Marine robotics company, Sonardyne International Ltd. has demonstrated technologies that will aid autonomous vehicle operations in challenging environments under a project funded by the UK’s national Defence and Security Accelerator (DASA). Working with a 12 m-long SEA-KIT X class unmanned surface vehicle (USV), Sonardyne tested and validated sensors already used by unmanned underwater vehicles for use on USVs in support of missions in coastal waters
Specifically, Sonardyne’s market leading SPRINT-Nav hybrid inertial navigation instrument was integrated into a SEA-KIT X and tested against local real-time kinematic (RTK) GPS positioning, as part of the DASA programme to fast-track autonomous vehicle capability in challenging or harsh conditions. Loss of satellite-based timing signals needed for navigation and positioning can occur in ports and harbours around tall structures or close to cliffs or inside fjords, where GPS or GNSS receivers may not have a clear line of sight with the sky. It can also happen through deliberate signal jamming or degrading of performance, known as spoofing.
Sonardyne’s SPRINT-Nav is already proven as a reliable navigation instrument for unmanned underwater vehicles, which operate in what is effectively a GPS or GNSS denied environment. Now it will also be used to provide a high integrity, continuously available navigation solution for a USV, like SEA-KIT X, operating in littoral zones in water depths up to 150 m. SEA-KIT is a 10,000 nautical mile-range vessel able to carry up to 2.5 tonnes of payload and deploy and recover autonomous underwater vehicles (AUVs) and remotely operated vehicles (ROVs). This capability, and flexibility, means it is well suited to support naval missions including intelligence gathering, hydrographic survey and as a communications gateway.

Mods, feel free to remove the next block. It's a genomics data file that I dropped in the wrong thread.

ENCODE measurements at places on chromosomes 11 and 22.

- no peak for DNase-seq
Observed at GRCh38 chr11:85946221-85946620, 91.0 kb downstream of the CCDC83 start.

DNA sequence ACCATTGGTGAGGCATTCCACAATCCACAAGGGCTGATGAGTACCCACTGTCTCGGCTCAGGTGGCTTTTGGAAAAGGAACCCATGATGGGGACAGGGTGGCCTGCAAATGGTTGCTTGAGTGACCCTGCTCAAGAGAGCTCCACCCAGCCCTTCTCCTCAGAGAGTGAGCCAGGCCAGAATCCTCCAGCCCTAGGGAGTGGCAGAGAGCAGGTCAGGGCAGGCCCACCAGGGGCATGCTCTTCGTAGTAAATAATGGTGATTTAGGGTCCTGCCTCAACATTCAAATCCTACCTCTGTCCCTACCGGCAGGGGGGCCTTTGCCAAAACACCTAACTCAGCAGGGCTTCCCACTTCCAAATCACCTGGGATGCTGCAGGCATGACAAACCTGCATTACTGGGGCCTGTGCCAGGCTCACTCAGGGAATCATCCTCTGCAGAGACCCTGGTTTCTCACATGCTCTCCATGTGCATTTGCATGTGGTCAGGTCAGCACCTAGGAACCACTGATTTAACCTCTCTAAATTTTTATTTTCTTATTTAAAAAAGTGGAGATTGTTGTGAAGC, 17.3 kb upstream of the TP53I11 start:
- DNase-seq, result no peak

In total, 21 contracts were awarded by DASA, on behalf of the UK’s Defence Science and Technology Laboratory (Dstl), amounting to £2.1 million in funding. The awards are part of the Autonomy in a Dynamic World competition, launched last year, which aims to address factors that affect the military effectiveness of current autonomous technologies.